Renal Function and Pathophysiology

After going through the three things that the kidneys filter, we’ll head on to what the kidneys produce that helps in creating red blood cells within the bone marrow. We’ll also tackle some of the kidneys’ main functions, with a bit of pathophysiology.

Let’s start.

Kidney Malfunction

If the kidneys are not working properly or are malfunctioning, there are a couple of components that will immediately get affected, mainly:

  • Hydrogen ions
  • Urea nitrogen (BUN)
  • Creatinine

These three components with an acronym, HUC, are expected to increase dramatically. Aside from these elements, hemoglobin and hematocrit levels will then decrease due to the inability of the kidneys to create erythropoietin.

Erythropoietin Defined

Erythropoietin is the hormone responsible for initiating the creation of red blood cells inside the bone marrow.

As nurses caring for clients who have renal failure and is undergoing peritoneal dialysis or hemodialysis, you have to anticipate that hydrogen ions, blood urea nitrogen, and creatinine are relatively high. The kidneys, due to its condition, are unable to get rid of these elements because urine is not coming out of the body.

High Blood Pressure

When a client with kidney disorder has increased blood pressure, it’s difficult to get rid of the fluid from the body to lessen the pressure. For this reason, hemodialysis is done.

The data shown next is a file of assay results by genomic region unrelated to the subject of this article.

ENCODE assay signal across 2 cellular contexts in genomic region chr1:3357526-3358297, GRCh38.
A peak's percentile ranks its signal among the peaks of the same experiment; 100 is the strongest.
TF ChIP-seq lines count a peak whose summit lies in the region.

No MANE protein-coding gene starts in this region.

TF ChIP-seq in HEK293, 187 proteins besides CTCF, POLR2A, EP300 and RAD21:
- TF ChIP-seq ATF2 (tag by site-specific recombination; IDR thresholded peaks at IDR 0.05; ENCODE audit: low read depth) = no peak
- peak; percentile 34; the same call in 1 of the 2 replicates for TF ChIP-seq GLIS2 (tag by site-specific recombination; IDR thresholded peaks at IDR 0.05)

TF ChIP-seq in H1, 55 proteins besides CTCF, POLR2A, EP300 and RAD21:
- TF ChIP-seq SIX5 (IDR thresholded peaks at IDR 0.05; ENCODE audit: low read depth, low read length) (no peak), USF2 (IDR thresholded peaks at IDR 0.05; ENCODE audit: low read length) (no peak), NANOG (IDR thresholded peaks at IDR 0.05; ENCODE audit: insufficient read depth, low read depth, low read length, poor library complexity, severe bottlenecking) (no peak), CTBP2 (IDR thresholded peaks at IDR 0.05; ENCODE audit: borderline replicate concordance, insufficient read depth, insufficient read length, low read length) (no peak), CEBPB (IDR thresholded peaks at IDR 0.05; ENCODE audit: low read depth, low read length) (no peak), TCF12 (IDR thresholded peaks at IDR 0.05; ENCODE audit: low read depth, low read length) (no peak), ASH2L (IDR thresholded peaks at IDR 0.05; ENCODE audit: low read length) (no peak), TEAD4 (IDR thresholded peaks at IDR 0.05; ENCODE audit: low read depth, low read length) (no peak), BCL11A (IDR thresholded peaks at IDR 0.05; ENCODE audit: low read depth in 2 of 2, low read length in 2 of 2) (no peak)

Aside from hemodialysis, the client needs to be on fluid restriction because the fluid will stay inside the body and will not be eliminated immediately.

Understanding Kidney Structure

To know the primary function of kidneys, we must first go through its physiology.

As the filtering system of the body, you can consider the kidneys as washer machines. This washer machine filters the blood and gets rid of toxins and wastes that are excreted from the body in the form of urine. The nephrons are the basic working unit of the kidneys that do the filtering.

Filtering is done with the presence of glomeruli found inside the nephrons. These glomeruli branch out to the ends of the nephrons and are somewhat similar with an apple tree or bouquet of flowers.

Glomerular Filtration Rate

Blood goes through the nephrons and enters the glomeruli where they will be filtered. This process is called the glomerular filtration rate (GFR). Remember, the normal filtration rate is between 85 ml/min to 105 ml/min which translates to a healthy kidney that’s constantly working to filter hydrogen, urea nitrogen, and creatinine.

Inside the hospital, the bare minimum is around 65 ml/min.

The Geriatric Community

When geriatric clients reach the ages of 65 – 70, they tend to lose 3% of functioning nephrons yearly. Therefore, by the time they reach the age of 85, retention of proper kidney function will only be at 50%. This is the reason why the geriatric community experiences chronic health issues related to the heart, skin, and even the eyes.

Hyperglycemia and Hypertension

Hyperglycemia due to diabetes and hypertension are factors that precipitate kidney malfunction or breakdown.  

With hyperglycemia, the blood becomes thick and syrupy, like mud. If this mud-like consistency is pushed inside the kidneys and into the nephrons, there is an increased possibility that the kidneys (washer machines) will eventually malfunction.

Chronic hypertension, on the other hand, causes a consistent and long-term heightened pressure that affects the kidneys which can also lead to acute kidney failure.

In our next lecture, we’ll tackle the causes of acute kidney injury which leads a client to go into acute renal failure instantly.